White to play and win.1. Bxc3+ Kxc3 2. h7 a1Q 3. h8B+! (not Q+ as 3... Kd2!, 4. Qxa1 would be stalemate).
White to play and draw. This position looks pretty dire for White, but 1. f5! saves the game. After the obvious 1... a3, White plays 2. fxg6! a2, 3. Kg4 a1Q, 4. Kh5! and suddenly Black cannot prevent g4, creating stalemate. Other first move options for Black (gxf5 or Kd7) also fail.
White to play and mate in 4. This was a tough one, but Ian found the answer: 1. c8B! The remaining Black moves are forced: 1... b3, 2. Bg4 b2, 3. Bd1! Kxb1, 4. Bb3#.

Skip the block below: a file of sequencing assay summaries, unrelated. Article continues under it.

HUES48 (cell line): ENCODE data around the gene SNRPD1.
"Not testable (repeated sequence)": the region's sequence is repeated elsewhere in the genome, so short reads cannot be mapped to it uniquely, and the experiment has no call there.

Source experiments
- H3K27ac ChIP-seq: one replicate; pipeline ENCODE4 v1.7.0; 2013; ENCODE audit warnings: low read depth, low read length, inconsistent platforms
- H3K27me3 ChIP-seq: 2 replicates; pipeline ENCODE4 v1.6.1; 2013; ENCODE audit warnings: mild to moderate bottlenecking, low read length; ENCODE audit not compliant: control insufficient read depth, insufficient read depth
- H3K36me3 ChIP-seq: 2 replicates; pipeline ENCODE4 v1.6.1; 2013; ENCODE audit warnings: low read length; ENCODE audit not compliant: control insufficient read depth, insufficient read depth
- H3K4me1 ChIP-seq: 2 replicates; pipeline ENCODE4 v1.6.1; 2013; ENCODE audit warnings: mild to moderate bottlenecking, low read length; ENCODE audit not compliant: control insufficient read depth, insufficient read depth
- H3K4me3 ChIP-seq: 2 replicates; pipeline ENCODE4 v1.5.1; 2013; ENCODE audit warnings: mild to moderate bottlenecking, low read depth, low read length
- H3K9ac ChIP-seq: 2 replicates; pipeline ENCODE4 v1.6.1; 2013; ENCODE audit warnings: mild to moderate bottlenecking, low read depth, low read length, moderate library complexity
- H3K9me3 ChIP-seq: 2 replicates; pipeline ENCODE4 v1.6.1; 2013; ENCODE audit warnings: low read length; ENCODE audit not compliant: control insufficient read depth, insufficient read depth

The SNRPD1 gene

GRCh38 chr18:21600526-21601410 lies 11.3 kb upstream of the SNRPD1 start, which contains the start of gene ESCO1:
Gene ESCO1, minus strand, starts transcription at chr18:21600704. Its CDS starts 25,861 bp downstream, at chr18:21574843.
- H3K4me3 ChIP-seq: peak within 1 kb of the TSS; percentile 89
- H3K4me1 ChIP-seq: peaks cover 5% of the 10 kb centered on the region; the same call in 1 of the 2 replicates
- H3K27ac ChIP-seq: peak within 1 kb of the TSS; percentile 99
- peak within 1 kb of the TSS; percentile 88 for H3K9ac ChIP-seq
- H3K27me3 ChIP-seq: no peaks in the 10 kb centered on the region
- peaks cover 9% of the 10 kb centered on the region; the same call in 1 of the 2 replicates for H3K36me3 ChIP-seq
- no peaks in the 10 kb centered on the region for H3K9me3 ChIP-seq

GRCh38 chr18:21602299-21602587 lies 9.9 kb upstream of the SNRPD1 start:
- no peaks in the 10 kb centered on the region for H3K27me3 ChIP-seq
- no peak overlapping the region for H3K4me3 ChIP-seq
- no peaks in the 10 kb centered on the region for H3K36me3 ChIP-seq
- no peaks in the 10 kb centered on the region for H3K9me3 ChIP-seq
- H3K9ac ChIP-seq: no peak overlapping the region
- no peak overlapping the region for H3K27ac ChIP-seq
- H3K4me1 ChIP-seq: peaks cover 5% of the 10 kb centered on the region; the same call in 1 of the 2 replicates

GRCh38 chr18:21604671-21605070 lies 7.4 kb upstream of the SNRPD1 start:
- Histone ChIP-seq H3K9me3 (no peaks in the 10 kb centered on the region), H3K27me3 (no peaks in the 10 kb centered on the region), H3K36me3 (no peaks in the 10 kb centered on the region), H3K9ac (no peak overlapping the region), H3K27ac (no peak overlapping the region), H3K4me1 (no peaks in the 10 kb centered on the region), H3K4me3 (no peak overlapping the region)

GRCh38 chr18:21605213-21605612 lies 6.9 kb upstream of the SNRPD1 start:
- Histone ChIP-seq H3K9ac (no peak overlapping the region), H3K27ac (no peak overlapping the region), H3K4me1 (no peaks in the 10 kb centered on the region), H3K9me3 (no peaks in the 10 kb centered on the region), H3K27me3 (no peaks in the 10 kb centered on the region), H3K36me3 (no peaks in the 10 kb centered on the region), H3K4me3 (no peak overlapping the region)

White to play and mate in 3. Another under-promotion is needed here: 1. Qa3 Kb1, 2. c8B Kc2, 3. Bf5#.
White to play and mate in 3. A very difficult puzzle to solve without the use of a computer. It certainly stumped Ian Wallis (although Chris Davison got it right). 1. Rh7 (no immediate threat). But now there's a mate in 2 (or 1), regardless of what Black plays. Try it - you may need to use your computer!